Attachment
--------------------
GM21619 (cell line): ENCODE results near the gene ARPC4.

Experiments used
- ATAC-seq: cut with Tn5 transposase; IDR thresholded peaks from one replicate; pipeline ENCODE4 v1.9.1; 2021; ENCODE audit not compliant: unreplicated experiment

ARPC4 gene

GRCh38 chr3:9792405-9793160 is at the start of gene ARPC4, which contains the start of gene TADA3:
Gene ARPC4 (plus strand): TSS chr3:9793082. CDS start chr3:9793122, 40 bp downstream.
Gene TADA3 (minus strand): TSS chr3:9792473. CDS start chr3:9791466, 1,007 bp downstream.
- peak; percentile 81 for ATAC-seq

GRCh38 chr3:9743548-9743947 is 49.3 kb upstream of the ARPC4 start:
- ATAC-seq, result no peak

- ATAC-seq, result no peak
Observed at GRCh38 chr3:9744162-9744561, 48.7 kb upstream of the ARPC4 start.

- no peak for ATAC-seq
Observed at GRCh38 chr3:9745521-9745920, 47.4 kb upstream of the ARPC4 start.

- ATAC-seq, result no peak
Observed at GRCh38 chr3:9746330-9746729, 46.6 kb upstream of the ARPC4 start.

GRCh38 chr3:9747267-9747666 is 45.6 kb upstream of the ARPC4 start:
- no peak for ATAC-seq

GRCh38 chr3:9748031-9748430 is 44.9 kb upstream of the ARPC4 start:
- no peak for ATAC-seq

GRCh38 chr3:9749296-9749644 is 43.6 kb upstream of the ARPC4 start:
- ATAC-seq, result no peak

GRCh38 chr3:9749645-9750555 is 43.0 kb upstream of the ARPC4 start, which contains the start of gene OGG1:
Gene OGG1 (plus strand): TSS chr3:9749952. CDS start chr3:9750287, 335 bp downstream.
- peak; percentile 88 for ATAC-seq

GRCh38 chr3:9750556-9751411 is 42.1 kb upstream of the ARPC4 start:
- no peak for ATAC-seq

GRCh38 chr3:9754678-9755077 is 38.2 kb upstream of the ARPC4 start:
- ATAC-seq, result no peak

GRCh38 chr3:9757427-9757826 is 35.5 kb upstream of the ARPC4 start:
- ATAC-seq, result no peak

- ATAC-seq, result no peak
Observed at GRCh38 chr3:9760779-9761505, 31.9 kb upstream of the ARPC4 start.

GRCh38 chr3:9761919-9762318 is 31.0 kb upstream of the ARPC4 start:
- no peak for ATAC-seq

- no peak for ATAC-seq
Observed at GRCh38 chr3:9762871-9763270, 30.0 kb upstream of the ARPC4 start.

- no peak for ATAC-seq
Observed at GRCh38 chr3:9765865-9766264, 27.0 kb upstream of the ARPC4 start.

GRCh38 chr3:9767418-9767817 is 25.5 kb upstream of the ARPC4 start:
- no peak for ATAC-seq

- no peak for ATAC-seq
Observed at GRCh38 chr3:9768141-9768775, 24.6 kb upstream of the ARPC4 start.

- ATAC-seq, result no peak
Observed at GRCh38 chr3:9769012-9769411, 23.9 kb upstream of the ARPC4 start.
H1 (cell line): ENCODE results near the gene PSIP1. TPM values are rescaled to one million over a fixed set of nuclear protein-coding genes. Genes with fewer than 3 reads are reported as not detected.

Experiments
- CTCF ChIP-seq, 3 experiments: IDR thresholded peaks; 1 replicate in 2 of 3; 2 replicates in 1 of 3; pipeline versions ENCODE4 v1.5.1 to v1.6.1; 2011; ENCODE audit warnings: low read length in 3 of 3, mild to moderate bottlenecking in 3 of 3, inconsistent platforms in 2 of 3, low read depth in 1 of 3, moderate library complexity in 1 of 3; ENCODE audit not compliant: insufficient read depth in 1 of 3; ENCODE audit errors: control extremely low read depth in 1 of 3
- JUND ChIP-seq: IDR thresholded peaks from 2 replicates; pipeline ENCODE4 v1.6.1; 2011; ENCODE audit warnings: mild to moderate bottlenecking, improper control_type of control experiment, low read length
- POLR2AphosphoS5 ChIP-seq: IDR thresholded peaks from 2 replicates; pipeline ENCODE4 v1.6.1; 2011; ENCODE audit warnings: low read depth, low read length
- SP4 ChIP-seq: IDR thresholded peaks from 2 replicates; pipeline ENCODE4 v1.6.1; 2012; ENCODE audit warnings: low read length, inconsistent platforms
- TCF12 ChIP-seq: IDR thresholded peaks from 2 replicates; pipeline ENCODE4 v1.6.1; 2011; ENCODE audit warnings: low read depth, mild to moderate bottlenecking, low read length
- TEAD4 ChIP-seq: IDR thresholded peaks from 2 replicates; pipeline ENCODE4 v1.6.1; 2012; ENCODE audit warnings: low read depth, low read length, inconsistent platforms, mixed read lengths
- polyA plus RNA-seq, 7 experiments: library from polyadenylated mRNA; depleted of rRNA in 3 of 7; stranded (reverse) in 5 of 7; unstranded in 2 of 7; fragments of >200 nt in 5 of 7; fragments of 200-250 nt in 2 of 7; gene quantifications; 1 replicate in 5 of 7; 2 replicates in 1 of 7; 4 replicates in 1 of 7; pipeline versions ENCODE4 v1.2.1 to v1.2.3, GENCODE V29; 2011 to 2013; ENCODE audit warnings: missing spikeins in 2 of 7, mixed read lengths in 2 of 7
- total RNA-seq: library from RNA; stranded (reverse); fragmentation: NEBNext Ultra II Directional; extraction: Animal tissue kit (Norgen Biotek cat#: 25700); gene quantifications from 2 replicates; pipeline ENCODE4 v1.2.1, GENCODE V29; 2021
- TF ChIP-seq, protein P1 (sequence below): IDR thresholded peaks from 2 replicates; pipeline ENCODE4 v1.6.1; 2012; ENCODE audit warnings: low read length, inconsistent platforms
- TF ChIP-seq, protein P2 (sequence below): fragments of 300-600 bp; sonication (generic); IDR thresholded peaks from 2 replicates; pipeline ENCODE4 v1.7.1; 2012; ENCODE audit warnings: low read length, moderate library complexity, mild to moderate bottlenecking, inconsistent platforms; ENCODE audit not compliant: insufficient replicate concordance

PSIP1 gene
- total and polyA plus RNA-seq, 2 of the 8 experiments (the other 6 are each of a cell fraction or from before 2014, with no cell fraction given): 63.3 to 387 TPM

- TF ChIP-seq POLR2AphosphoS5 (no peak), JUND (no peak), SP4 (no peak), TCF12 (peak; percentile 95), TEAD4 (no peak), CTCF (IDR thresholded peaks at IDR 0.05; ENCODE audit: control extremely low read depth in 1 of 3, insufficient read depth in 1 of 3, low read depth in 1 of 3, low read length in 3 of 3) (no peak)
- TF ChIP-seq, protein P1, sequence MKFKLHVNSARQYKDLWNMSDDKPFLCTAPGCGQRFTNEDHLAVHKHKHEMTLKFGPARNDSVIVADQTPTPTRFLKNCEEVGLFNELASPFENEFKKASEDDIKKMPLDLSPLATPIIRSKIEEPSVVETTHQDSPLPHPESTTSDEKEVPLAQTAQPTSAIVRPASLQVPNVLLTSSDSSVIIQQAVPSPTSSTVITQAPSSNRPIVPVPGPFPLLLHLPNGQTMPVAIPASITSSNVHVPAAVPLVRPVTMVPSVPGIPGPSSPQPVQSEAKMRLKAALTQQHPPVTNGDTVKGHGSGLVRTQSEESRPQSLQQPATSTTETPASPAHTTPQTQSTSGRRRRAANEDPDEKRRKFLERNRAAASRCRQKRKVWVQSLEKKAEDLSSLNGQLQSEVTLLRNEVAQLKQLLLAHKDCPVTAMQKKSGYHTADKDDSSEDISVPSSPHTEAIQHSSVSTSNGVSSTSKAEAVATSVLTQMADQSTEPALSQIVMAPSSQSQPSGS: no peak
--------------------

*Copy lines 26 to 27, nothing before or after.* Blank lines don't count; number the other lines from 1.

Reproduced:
GRCh38 chr3:9750556-9751411 is 42.1 kb upstream of the ARPC4 start:
- no peak for ATAC-seq